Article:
Social Groups: Definition, Types, Importance, Examples

Definition: A social group refers to two or more individuals who share a common social identification, and who perceive themselves to be members of the same social category Hence, the shared perception or understanding that the individual feels as though they belong to a group is instrumental in defining a social group. It is this shared perception that distinguishes social groups from aggregates, this shared perception is referred to as social identification. An aggregate is a group of people who are at the same place at the same time, for example, a number of individuals waiting together at a bus stop may share a common identification, but do not perceive themselves as belonging to a group, hence a collection of individuals waiting at a bus stop are an aggregate and not a social group. Another collection of individuals that needs to be distinguished from social groups are categories, categories consist of sets of people who share similar characteristics across time and space. A similar characteristic can be race or gender, again the feeling of belonging amongst the individuals involved is what distinguished individuals in a social group and individuals in a category.

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Types of Social Groups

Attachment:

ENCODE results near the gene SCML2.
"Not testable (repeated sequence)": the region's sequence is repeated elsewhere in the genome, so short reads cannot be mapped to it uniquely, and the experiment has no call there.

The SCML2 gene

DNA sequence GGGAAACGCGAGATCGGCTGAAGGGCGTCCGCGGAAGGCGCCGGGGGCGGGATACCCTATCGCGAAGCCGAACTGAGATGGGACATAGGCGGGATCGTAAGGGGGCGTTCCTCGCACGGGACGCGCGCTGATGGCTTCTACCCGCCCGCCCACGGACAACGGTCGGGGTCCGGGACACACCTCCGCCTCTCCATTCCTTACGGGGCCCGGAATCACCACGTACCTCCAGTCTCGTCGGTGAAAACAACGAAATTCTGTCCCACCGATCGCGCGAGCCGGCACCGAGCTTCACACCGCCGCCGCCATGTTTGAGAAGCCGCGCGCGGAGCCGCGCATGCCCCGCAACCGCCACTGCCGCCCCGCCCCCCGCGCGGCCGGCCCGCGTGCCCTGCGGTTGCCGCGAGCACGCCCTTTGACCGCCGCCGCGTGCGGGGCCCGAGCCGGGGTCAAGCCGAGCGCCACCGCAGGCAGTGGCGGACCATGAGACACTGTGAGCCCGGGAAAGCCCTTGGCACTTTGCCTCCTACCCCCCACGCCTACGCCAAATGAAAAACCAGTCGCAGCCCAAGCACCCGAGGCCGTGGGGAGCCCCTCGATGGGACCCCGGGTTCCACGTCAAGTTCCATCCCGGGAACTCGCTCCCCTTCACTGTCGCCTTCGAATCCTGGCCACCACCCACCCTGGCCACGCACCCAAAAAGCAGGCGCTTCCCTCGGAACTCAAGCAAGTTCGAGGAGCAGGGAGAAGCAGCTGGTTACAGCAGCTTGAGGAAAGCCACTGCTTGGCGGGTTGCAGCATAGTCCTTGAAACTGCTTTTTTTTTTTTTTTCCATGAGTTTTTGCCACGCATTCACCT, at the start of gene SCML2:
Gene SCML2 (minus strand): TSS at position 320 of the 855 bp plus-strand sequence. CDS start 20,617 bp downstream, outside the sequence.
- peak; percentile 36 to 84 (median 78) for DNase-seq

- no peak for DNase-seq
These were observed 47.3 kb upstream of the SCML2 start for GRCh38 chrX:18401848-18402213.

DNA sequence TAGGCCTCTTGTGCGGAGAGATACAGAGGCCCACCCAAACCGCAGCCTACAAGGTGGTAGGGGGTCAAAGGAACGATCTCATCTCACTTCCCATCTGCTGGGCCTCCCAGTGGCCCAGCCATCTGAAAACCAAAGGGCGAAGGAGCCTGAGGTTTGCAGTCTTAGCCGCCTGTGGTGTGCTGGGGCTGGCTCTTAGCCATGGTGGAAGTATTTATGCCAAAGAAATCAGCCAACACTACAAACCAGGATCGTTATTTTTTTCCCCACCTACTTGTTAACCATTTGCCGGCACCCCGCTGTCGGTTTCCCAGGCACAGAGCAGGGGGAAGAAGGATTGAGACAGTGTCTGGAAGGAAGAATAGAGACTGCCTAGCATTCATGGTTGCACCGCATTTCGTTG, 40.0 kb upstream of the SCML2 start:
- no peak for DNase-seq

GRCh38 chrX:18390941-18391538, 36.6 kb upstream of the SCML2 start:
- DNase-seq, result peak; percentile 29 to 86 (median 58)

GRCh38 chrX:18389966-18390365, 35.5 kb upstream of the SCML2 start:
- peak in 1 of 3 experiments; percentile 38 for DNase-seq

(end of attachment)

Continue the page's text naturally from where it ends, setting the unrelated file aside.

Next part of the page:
Social groups are of two kinds- primary and secondary groups. The former is small and tightly knit, bound by a very strong sense of belonging, family is a typical example of this kind of social group. In this type of group, the common interest shared amongst the individuals is the emotional attachment to the group in and of itself. Conversely, secondary groups are large impersonal groups, whose members are bound primarily by a shared goal or activity as opposed to emotional ties. For this reason, individuals typically join secondary groups later in life. Employees at a company would constitute as a secondary group. As individuals within a secondary group grow closer they might form a primary group, wherein the individuals are no longer goal-oriented but are instead a group based on emotional connection.

Lastly, reference groups refer to a group to which an individual or another group is compared. Sociologists call any group that individuals use as a standard for evaluating themselves and their own behaviour a reference group. The behaviours of individuals in groups are usually considered aspirational and therefore are grounds for comparison. From the existence of multiple groups, one can also make the distinction between in-groups and out-groups. This distinction is entirely relative to the individuals, hence reference groups are typically out-groups ie. groups that an individual is not a part of, though an individual may aspire to be a part of the reference group.